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The future of skiing: what seasonal accommodations should know

With the climate crisis threatening the ski industry, what can properties in skiing locations do to preserve their shelf life?

With 125 million people skiing and snowboarding around the world, snowsports are booming. And yet, the ski industry is at risk. Climate change is by far the biggest threat to this multi-billion dollar industry, creating unpredictability with outright heat and drought, and threatening the whole business model.

The industry is grappling to survive in ever-decreasing seasons. Winters are generally shorter by a month compared to 30 years ago and experts warn that we're poised to exceed the 2°C global average temperature limit set at the Paris Agreement. This could spell an end to the ski industry in all but high or very northern locations. Unless we do something to halt the increase in global temperatures, ski resorts will become a relic of the past.

Warmer winters result in a lack of real snow. And this is leading to most resorts to rely on a quick-fix: the snow cannon. These machines work through the night to spray artificial snow onto the pistes. Yet, they have a considerable environmental impact. For Justin Francis, CEO of Responsible Travel, their arrival at virtually every major resort over the past decade is a worrying trend. “Snow cannons use a colossal amount of water and enable the vast expansion of ski areas – encroaching on natural habitats,” he says. “We need to see the industry take steps to remove their use.”

The need to diversify

Instead of relying purely on white winters, properties located in ski destinations should look to alternative activities that can be offered in low seasons – or when snowfall isn’t as reliable in the future due to climate change. Colin Mathews is Founder of Meriski, which offers “Mountain Experiences”, a free service connecting guests with guides specialising in less obvious snowy pursuits – like cross-country skiing and snowshoeing – as well as snow-free activities such as horse riding, yoga and swimming. “Variety is the spice of life and the ski industry is no different,” he says. “Ski resorts have to diversify not only in winter but also in summer with activities like cycling, cooking courses, health weeks and golf.”

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House in the alps
'Variety is the spice of life and the ski industry is no different.' Photo: credit to Michal Prucha, Unsplash

 

Many resorts are now realising they need to act fast to preserve their shelf life. Laax, in Switzerland, is working on a sustainability project called Greenstyle, with an aim to become the world’s first self-sufficient ski resort. The Swiss resort now acquires 100% of its energy needs from CO2-neutral sources, such as hydro, wind and solar power. In France, Chamonix plans to slash its carbon emissions by 20 percent by 2020, while Lech in Austria has reduced its CO2 emissions and improved air quality by building a biomass plant to provide heat and hot water to the resort and laying on bus services to reduce the need for cars.

Properties can, and must, play their part. Justin Francis wants accommodations to encourage their guests to avoid ramping up the planet’s carbon emissions by air travel. A train journey to a ski resort emits around 90% less carbon dioxide per person than by plane, according to research by Best Foot Forward. Properties must help highlight this. “We’re keen to encourage people to travel by train wherever possible. Many ski resorts are easily reached by train and it can be a much nicer way to make a journey through some incredible locations,” Francis says.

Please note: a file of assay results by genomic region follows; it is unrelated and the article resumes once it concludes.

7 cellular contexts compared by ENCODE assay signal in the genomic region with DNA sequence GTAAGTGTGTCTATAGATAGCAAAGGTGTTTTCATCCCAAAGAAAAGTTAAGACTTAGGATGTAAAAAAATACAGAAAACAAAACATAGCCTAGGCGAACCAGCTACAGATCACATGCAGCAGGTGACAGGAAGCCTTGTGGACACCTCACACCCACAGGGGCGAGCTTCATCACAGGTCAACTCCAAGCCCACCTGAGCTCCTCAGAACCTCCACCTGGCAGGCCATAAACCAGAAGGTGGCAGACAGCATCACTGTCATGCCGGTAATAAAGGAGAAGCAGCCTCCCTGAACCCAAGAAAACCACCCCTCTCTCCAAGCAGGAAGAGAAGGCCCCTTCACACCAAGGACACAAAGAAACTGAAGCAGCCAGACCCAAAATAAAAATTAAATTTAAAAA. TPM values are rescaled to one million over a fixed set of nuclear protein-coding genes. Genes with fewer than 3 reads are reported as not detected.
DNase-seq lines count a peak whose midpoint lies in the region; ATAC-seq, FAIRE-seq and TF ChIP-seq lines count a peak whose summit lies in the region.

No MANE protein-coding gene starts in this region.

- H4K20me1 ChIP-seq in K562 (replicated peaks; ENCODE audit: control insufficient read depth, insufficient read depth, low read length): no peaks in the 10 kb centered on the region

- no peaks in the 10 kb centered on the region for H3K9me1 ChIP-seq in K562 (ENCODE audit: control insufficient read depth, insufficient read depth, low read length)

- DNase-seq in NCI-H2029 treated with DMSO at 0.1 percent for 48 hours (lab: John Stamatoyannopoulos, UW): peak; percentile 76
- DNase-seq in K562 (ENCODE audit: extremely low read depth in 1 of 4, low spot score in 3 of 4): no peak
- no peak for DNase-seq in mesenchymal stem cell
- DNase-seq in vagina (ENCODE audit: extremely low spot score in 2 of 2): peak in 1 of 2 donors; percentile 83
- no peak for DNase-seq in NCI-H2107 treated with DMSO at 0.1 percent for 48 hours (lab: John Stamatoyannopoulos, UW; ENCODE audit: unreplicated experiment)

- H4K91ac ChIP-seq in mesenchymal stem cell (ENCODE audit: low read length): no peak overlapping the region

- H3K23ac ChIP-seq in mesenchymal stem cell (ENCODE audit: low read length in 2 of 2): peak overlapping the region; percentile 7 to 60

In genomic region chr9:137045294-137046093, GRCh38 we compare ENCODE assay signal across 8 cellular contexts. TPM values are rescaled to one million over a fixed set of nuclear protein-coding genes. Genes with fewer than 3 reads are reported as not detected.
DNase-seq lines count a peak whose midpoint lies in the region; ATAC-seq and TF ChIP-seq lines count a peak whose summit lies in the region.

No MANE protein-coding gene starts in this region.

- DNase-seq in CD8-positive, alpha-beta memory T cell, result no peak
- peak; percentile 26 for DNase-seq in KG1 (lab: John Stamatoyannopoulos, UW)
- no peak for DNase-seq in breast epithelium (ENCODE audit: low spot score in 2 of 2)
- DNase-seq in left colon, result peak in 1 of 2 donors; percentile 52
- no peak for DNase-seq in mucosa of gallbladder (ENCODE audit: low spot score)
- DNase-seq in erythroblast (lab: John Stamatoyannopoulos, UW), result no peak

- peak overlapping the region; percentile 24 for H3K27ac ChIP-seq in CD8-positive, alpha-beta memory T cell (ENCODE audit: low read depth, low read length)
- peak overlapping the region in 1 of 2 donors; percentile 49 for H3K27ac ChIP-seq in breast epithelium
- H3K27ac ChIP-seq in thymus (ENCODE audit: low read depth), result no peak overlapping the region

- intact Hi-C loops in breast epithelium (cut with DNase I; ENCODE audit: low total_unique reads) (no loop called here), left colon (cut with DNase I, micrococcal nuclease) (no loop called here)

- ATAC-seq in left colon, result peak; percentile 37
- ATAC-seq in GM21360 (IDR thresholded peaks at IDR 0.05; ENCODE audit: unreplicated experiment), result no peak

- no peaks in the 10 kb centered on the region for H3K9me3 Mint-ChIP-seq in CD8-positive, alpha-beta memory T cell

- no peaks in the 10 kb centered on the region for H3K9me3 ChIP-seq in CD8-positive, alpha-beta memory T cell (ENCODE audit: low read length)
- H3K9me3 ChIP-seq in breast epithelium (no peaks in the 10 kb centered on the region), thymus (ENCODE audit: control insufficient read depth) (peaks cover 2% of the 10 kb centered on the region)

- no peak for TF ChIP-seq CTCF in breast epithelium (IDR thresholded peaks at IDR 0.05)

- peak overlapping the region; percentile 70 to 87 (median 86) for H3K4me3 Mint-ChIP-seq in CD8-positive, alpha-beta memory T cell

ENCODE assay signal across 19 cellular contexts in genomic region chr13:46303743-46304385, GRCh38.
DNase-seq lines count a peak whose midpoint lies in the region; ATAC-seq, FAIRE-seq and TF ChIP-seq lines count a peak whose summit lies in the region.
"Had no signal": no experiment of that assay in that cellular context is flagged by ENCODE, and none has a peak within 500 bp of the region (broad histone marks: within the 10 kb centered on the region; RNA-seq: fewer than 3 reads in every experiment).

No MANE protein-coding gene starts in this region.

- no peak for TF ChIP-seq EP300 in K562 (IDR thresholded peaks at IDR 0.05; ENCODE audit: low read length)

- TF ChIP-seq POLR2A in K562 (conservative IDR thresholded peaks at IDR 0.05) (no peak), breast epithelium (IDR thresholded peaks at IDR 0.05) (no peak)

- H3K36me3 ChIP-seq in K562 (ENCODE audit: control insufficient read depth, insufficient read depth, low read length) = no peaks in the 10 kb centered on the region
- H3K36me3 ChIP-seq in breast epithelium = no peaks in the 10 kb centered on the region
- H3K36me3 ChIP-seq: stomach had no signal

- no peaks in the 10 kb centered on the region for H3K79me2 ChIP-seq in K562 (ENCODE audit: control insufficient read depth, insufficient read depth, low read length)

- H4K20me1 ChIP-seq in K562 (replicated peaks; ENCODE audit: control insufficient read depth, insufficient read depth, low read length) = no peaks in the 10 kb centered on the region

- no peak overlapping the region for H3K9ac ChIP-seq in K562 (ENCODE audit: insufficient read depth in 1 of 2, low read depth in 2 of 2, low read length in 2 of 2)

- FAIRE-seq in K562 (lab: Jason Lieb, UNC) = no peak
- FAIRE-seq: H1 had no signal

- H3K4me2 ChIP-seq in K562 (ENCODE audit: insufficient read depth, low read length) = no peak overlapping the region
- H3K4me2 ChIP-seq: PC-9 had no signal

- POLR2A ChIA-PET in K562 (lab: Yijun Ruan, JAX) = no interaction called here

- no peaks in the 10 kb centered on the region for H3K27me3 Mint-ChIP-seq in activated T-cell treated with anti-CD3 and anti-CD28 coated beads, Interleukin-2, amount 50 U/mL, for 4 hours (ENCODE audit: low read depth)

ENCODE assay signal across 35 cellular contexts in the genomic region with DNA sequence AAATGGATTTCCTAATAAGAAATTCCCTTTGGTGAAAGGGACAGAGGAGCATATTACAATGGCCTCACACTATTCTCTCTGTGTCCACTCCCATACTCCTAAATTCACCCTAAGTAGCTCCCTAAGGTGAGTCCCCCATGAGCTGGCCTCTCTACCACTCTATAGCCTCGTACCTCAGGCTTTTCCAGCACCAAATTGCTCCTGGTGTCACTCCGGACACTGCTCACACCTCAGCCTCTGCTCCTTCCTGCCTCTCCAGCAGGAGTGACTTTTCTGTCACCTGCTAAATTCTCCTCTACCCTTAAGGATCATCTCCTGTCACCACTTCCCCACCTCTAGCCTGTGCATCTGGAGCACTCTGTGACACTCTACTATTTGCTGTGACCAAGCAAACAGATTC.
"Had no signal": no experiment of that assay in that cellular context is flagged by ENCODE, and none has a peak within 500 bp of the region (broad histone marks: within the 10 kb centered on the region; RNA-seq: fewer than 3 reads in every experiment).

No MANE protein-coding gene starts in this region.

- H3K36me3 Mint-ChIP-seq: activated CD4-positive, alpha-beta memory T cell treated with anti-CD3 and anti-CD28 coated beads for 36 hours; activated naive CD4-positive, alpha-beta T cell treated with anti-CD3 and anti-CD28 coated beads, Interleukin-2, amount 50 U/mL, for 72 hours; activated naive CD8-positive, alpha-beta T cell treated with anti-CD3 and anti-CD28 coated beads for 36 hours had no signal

Sustainable alternatives

Other simple, environmentally-friendly steps accommodation owners can take include fitting their own buildings with solar panels and encouraging guests to take reusable water bottles onto the slopes instead of buying single-use plastic bottles. Suggesting guests use public transport – often a free shuttle bus – instead of their car is another step in the right direction. Reto Fry, Sustainability Manager at the Weisse Arena Gruppe that runs Laax, says convenience is key. “It must be easy and convenient for guests to have a sustainable holiday.”

Auden Schendler, Vice President of Sustainability at Aspen Skiing Company, believes that dealing with climate change is about more than solar panels and reusable water bottles. Instead, he says, it’s about political lobbying, with accomodations well-placed to engage guests to push on climate policy. “It’s not about eliminating plastic straws, though we should all do that. It’s about wielding power. So how, for example, can you reach your often wealthy and influential guests with a message on climate action?”

 

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Person using laptop
Hero image: credit to Willem de Meyer, Unsplash
Takeaway
  • Climate change is the biggest threat to the ski industry – winters are estimated to be shorter by around a month compared to 30 years ago
  • Accommodations should encourage guests to arrive by train instead of plane, and help make using public transport and taking reusable bottles to the slopes easy and convenient
  • Travelling by train to a ski resort emits around 90 percent less CO2 per person than by the same journey by plane
  • Accommodation located in ski destinations should consider offering alternative activities for low season and for the prospect of snow-free winters, such as tennis, swimming and cooking courses

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